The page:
13 Dislodging Safety Myths Columbia Accident Investigation Board (NASA 2003)Accident investigations do not go far enoughIdentify a technical cause and connect it to “operator error”Limits the investigationtypical corrective actions – fix technical error, retrain worker
14 Dislodging Safety Myths “The team did not identify any single action or inaction that caused this incident. Rather, a complex and interlinked series of mechanical failures, human judgments, engineering design, operational implementation and team interfaces came together to allow the initiation and escalation of the accident”BP Deepwater Horizon
15 Dislodging Safety Myths Unsafe Acts of workers are the primary causes of occupational incidents.Reducing accident frequency will equivalently reduce severe injuries.False sense of securityInsufficient incident investigationsMisdirected preventionLack of focus and recognition of other causesMyths have resulted in…False sense of security, reduce minor injuries = and proportionate decrease in serious injuriesPrevention efforts focused on the employeePrevention efforts focused on technology or equipment (a new alarm, a new switch, a new interlock…)Insufficient incident investigationsLack of focus and recognition of other causesManagement decisions,Organizational culture,Safety systems,Prevention through designFred A. Manuele; Reviewing Heinrich, Dislodging Two Myths From the Practice of Safety. ASSE Professional Safety October 2011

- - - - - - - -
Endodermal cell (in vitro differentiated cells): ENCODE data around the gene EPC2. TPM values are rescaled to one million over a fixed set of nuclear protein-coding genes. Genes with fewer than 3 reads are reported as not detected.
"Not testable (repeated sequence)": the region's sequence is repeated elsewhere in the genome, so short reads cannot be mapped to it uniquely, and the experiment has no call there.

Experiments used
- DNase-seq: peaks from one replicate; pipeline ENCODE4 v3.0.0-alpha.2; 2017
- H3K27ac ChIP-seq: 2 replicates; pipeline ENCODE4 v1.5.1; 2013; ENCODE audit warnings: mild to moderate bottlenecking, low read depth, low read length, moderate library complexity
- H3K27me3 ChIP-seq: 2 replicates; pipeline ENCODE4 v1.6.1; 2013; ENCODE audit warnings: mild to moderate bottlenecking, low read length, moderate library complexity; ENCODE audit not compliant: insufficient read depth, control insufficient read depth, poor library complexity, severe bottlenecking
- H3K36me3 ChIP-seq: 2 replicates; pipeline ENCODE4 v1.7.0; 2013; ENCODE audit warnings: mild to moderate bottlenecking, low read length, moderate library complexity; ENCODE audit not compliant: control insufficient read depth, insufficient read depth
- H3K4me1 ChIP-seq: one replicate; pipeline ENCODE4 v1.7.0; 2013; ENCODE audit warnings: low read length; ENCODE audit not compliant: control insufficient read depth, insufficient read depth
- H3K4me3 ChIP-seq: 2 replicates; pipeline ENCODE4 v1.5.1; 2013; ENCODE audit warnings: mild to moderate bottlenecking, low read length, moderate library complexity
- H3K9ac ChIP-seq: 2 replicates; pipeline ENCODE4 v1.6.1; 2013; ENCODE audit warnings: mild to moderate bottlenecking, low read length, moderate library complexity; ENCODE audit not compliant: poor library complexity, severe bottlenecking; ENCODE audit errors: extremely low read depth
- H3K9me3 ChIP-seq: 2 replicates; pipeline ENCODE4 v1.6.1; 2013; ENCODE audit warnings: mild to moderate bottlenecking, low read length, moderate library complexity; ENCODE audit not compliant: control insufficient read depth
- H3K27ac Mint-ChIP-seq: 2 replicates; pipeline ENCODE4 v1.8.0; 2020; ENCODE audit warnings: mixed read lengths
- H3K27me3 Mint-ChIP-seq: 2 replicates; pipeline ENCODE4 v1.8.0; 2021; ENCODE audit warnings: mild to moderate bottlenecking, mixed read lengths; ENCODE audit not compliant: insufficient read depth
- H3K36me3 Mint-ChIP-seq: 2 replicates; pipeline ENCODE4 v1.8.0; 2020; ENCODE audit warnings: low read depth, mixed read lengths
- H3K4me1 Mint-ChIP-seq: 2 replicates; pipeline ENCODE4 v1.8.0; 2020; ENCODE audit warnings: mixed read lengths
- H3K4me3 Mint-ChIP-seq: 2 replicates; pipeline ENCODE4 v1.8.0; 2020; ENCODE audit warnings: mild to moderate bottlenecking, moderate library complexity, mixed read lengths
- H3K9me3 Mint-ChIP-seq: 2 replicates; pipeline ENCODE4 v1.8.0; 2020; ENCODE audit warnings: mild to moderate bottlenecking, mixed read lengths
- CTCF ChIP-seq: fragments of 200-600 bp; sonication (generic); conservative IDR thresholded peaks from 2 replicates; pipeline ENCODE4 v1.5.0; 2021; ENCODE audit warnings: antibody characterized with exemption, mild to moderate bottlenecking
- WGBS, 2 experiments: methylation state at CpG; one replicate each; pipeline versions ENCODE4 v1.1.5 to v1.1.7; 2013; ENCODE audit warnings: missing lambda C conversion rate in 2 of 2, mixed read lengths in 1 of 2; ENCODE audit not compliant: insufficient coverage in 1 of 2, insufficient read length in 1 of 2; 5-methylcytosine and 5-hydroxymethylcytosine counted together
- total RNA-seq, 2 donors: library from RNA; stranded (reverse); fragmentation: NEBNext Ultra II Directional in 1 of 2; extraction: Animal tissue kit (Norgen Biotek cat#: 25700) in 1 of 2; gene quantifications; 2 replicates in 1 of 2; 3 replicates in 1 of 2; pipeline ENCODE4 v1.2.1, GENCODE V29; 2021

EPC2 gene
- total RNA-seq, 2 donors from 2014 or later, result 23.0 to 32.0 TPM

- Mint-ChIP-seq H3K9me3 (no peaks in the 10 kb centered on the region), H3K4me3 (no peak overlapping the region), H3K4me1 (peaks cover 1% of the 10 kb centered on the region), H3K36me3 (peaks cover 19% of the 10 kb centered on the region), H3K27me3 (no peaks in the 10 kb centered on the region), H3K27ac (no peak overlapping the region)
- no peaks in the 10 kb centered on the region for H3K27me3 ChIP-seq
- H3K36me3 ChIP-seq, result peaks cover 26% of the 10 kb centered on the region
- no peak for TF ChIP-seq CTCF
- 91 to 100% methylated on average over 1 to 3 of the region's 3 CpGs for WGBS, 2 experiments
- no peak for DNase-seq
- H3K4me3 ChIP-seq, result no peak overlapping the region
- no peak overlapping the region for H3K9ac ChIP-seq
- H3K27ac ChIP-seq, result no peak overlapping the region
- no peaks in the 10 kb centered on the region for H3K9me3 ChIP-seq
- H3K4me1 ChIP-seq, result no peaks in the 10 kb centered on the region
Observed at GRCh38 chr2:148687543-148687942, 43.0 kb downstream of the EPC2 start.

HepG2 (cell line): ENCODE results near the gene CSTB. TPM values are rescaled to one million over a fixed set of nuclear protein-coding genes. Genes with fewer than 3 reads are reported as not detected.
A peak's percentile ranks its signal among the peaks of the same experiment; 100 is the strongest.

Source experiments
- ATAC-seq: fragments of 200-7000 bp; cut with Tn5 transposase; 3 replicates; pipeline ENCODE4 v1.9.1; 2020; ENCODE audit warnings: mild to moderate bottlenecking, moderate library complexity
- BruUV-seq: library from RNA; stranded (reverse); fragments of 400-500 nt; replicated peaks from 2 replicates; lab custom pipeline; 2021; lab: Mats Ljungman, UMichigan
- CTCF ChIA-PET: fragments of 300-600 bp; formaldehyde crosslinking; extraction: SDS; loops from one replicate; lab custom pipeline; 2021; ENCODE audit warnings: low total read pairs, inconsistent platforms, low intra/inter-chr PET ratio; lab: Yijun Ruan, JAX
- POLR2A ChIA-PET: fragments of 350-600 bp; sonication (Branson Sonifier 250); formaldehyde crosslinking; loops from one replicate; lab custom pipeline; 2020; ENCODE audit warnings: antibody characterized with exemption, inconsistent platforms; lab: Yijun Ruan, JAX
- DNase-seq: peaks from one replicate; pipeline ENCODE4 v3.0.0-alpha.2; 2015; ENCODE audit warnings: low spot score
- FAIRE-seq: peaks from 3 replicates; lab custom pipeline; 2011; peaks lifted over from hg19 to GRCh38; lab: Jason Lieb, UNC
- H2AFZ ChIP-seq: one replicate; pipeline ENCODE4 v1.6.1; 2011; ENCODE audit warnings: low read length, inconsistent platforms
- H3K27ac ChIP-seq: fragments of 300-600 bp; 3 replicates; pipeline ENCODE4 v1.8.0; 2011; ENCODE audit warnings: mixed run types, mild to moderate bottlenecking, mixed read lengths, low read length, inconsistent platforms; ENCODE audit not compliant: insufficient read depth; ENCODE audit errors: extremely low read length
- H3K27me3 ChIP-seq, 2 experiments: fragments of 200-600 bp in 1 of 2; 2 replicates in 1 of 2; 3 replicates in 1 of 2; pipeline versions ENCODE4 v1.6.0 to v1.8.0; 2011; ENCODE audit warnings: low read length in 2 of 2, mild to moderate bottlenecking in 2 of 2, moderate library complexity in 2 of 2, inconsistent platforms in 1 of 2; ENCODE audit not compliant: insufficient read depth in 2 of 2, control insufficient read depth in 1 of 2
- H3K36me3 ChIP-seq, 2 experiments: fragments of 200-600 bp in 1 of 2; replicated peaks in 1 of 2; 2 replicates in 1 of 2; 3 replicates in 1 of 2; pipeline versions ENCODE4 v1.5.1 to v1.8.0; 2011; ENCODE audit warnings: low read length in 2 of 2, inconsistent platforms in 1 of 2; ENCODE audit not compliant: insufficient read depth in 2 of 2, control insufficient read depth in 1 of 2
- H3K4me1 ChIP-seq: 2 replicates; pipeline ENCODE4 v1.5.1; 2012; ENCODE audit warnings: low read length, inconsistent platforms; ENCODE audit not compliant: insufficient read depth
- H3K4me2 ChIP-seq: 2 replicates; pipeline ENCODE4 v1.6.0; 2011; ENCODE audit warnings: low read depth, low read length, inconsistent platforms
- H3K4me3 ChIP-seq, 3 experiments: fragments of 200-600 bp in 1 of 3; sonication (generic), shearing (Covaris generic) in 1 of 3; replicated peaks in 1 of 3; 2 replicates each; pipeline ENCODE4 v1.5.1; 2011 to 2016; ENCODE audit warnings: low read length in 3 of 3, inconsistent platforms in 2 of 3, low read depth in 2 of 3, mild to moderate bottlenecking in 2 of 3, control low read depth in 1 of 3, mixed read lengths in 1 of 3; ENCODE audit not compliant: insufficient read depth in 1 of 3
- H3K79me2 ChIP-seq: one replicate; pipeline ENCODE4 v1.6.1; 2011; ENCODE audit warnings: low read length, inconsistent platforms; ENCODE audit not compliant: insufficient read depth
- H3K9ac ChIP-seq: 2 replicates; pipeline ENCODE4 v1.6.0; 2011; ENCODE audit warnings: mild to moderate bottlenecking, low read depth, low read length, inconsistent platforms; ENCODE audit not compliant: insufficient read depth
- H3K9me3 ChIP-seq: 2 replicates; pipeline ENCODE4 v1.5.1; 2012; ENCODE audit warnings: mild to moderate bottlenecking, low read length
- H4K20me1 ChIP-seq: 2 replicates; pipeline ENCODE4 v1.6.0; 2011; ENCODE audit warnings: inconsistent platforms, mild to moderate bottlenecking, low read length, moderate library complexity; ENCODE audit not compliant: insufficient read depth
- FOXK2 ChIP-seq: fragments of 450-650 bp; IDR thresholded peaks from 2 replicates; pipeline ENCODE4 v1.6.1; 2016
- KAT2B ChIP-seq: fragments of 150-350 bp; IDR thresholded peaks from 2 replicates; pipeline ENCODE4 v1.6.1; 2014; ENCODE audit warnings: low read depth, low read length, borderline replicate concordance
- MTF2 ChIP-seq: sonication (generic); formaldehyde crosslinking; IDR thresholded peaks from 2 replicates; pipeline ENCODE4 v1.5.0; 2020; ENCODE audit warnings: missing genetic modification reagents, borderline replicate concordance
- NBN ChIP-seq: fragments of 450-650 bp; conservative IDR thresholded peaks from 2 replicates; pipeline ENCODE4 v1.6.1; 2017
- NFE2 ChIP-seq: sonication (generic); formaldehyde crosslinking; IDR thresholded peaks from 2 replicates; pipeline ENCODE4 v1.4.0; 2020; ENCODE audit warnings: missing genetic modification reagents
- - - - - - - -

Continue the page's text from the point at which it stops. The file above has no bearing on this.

16 Descriptive Perspective Safety pyramid is generally accurate from a descriptive perspectiveFatalitiesLost Time InjuriesRecordable InjuriesNear Miss Events
17 Predictive Perspective A reduction in injuries at the bottom of the triangle does not correspond to a proportionate reduction in SIFs21% of injuries have SIF potential (BST research)We need to focus resources and attention on the 21% of injuries that have SIF potential. If we don’t, the causative factors that create potential SIFs will continue and we will eventually have an SIF.
18 Things We Need to Do Identify potential SIFs Prevent SIF events Define SIFsIncident reports & injury logsSIF Decision treePrevent SIF eventsAudits, Inspections, SOPs & JHAManagement controls, Life Safety Rules,Educate organizationInform about SIF exposuresReport SIF near miss events
19 Identify SIFs - Define Define Serious injury Define Precursors Life threatening - one that if not immediately addressed is likely to lead to the deathSevere burnsEvent that requires CPRLaceration / cut with significant loss of bloodDamage to brain or spinal cordLife altering injury - one that results in permanent or long-term impairment or loss of use of an internal organ, body function, or body part.Head injuriesAmputationParalysisFractured bonesBrain / spinal cord injuriesDefine PrecursorsHigh risk situation in which management controls are either absent, ineffective, or not complied with and in which the result could be a serious injury or fatality